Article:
Friday, March 26, 2010

AP’s ethnographic studies look for solutions to news and ad “fatigue”

A new study by the Associated Press has come to the conclusion that consumers are “tired, even annoyed, by the current experience of advertising,” and that, as a result, they don’t trust very much of it. But at the same time, AP found, consumers do want information relevant to their needs, as well as ways to socialize that information.

Although it tends to move cautiously and deliberately, AP has been subtly and quietly introducing tools aimed at improving relevance and socialization, and may have plans for an ad-supported aggregation business that applies what it has been learning.

I spoke about the study with Jim Kennedy, AP’s vice-president for strategic planning, about how the study’s findings will impact AP’s strategic thinking. “The future of information delivery needs to be quite different from current practices and quite different from the old packaged practices that we’ve had offline and online so far,” Kennedy said. “That’s the big deal for us now. You can’t figure all that out in a minute or even a year.”

Continue reading this post at Nieman Journalism Lab.

Wednesday, March 24, 2010

"Velocity of ad decline is moderating," NAA chief says of Q4 losses

The Newspaper Association of America has quietly updated the "trends and numbers" section of its site with 4th quarter 2009 revenue, showing a 14th consecutive quarter of overall revenue loss and only a few indications of slowdown or reversal in the downtrend.

Counting online revenue, the industry's total revenue came in 23.73 percent below Q4 of 2008. In the first 3 quarters of 2009, the losses were 28.28 percent, 29.00 percent and 27.94 percent. While the lower loss rate in the Q4 results could be considered an improvement, the only category with a significant improvement was online advertising, which lost just 1.00 percent in Q4, compared to drops of 13.40 percent, 15.90 percent and 16.92 percent in the first three quarters. (For the full year, total revenue came in at $27.564 billion, which is a mere $64 million over my prediction made back on September 22.)

Putting the best possible spin on the situation, NAA President and CEO John F. Sturm said in a statement: "The velocity of the advertising decline for print classifieds continued to moderate, and adverse trends for national advertising and newspaper Web sites lessened considerably as last year came to a close." He added that he had been hearing "buzz" that this "ad trend improvement" was continuing in the first quarter of 2010.

Indications from a few of the firms for the first quarter of 2010 do point to a smaller loss, perhaps in the low teens. Since the downtrend began in 2006, the industry has lost more than 44 percent percent of its revenue, including nearly 48 percent of print revenue.

In most categories, Q4 provided no particular relief from the downtrend. Details:

Online revenue, as noted, was down just 1.00 percent, perhaps an indication of better days ahead. Part of the problem for online has been that for many, if not most publishers, a good fraction of online revenue is directly tied to printed advertising, with the online component sold as an "upsell" or added value proposition. This means online volume drops right along with print, even if there's growth in ads sold on an online-only basis. As I mentioned a few weeks ago, at E.W. Scripps, this linkage of online and print covers about half of all online advertising, and I'm finding similar levels at other firms.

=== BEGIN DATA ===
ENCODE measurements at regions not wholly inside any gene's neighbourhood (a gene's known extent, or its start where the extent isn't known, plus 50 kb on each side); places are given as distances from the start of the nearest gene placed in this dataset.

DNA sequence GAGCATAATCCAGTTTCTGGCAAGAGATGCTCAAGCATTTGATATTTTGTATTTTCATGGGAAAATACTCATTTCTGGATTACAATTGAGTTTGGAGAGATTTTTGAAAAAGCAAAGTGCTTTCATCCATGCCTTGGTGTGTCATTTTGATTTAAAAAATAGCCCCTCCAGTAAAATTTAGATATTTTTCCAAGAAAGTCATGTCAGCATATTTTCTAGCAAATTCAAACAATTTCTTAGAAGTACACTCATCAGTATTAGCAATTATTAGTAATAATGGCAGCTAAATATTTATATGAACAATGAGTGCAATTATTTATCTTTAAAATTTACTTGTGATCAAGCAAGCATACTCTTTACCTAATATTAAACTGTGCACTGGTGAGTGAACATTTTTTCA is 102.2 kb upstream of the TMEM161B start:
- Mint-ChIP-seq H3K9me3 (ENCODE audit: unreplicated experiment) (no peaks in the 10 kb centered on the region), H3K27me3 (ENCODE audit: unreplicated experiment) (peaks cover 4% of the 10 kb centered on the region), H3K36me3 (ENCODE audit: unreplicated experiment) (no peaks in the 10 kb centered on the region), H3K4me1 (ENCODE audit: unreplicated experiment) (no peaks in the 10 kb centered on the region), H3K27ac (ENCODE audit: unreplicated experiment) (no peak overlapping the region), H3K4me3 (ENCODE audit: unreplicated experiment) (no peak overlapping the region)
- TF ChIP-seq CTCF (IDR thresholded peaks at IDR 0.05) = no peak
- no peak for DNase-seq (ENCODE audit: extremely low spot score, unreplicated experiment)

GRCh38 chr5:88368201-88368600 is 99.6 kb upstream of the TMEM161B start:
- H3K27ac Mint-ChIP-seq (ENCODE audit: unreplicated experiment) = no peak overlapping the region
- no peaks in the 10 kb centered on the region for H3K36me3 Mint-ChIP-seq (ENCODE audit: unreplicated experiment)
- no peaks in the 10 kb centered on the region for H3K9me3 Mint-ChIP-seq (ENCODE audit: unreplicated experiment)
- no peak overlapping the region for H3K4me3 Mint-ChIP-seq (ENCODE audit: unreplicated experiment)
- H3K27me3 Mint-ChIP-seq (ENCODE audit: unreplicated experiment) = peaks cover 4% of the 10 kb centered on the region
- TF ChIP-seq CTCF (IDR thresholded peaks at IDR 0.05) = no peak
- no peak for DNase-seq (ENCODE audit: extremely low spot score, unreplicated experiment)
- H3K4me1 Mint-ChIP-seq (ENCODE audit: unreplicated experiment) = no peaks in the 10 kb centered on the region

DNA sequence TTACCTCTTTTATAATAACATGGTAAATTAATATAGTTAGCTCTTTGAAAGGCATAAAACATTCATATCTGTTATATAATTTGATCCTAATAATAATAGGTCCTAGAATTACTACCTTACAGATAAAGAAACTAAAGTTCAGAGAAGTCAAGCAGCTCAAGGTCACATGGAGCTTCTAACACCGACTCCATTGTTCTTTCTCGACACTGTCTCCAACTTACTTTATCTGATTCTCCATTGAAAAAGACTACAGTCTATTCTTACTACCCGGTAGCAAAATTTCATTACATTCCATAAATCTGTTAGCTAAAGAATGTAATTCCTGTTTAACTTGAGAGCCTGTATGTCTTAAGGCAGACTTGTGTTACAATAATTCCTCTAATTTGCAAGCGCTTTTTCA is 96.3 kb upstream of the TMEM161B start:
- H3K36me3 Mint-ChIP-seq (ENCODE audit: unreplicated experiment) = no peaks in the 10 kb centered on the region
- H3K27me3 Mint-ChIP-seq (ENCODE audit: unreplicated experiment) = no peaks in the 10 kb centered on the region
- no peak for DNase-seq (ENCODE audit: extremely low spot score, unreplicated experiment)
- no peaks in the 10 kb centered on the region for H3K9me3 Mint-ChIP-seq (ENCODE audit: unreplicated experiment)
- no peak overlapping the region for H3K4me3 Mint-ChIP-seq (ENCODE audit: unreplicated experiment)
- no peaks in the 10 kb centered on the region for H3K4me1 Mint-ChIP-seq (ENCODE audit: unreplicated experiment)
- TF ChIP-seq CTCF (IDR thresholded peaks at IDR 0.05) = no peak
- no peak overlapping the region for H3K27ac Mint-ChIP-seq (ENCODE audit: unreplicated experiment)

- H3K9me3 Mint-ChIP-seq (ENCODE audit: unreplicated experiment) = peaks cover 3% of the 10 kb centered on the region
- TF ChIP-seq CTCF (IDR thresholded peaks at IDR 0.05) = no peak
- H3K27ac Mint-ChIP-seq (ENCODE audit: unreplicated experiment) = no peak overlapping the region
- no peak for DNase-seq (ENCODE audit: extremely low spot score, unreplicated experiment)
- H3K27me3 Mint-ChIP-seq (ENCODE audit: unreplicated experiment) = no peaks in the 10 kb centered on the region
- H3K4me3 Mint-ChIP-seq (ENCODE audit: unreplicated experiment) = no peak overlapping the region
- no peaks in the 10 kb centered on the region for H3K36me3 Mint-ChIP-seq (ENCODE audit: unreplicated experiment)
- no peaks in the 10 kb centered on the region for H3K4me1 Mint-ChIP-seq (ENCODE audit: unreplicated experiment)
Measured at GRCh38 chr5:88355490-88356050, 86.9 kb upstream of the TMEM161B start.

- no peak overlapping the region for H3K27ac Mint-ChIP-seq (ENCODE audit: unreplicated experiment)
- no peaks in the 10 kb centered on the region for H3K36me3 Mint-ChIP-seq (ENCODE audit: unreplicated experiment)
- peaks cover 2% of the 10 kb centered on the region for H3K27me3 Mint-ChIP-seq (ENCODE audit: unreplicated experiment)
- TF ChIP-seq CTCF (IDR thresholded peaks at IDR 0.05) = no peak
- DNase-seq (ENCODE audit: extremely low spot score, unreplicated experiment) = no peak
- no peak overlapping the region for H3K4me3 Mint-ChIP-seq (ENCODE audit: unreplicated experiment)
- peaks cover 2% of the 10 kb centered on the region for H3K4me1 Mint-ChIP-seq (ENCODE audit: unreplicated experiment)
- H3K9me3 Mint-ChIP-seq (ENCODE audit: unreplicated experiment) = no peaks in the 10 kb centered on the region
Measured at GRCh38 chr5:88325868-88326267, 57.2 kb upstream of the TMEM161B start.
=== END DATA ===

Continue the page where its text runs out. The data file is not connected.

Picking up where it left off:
Retail revenue (the largest category) was down 24.33 percent, continuing precisely the track it was on for the first three quarters (which were off 23.68 percent, 24.92 percent and 23.98 percent, consecutively). And keep in mind that while retail sales have not rebounded much, we've had GDP growth since mid-2009. Every retail category measured by NAA showed a decline, which has been the case all year. Not surprisingly, the worst drop was in the building materials category, which fell 36.58 percent, a tad better than losses in the 50 percent ballpark for the first three quarters.

Classifed revenue was down 31.72%, falling less than the first three quarters (42.34 percent, 40.42 percent and 37.90 percent), but that may be because there's just not much left to lose. In Q4, total classified revenue was $1.757 billion, compared with $5.243 billion in Q4 of 2005, the best quarter ever in classified volume. In other words, in four years, more than 66 percent of classified revenue has evaporated.

As in retail, every classified category (automotive, real estate, recruitment and other) was down in every quarter of 2009. The slight reduction in the rate of decline can be attributed to slowdowns in the loss rates in automotive (down just 37.0 percent in Q4 versus losses in the low 40s during the first three quarters), and "other," which was off just 8.0 percent (versus 16.1 percent, 11.7 percent and 8.8 percent earlier in the year), but that "improvement" is probably due to the growth in foreclosure notices, which are generally counted in this category.

National revenue fell 19.80 percent, compared with losses of 25.87 percent, 29.61 percent and 29.84 percent in the first three quarters. National saw small upticks in automotive (based on spending by manufacturers to support the cash for clunkers incentives), food, household furniture and furnishings (which almost doubled), and medical and toiletries. While most categories were down, at least there is evidence of a few actual trend reversals in spending by national brands.

Tuesday, March 9, 2010

Google’s Hal Varian to newspapers at FTC confab: “Experiment, experiment, experiment!"

Google’s economist-in-chief, Hal Varian, was the keynote speaker this morning at the Federal Trade Commission’s second round of hearings on the future of journalism. (The study is entitled “How will journalism survive the internet age?” Round 1 was held in December; transcripts and other material are linked here — scroll down. Not to be outdone, the Federal Communications Commission also has a project studying pretty much the same thing.

Here’s the slide deck from Varian’s presentation, entitled “Newspaper Economics, Online and Offline”:

Click through to slide deck and full post at Harvard's Nieman Journalism Lab.

Sunday, March 7, 2010

iPad strategies for publishers

This is a white paper based on and expanded from my earlier post on the same topic, prepared for the Digital Publishing Alliance meeting at the Reynolds Journalism Institute at the University of Missouri, Columbia, Missouri on March 7-9, 2010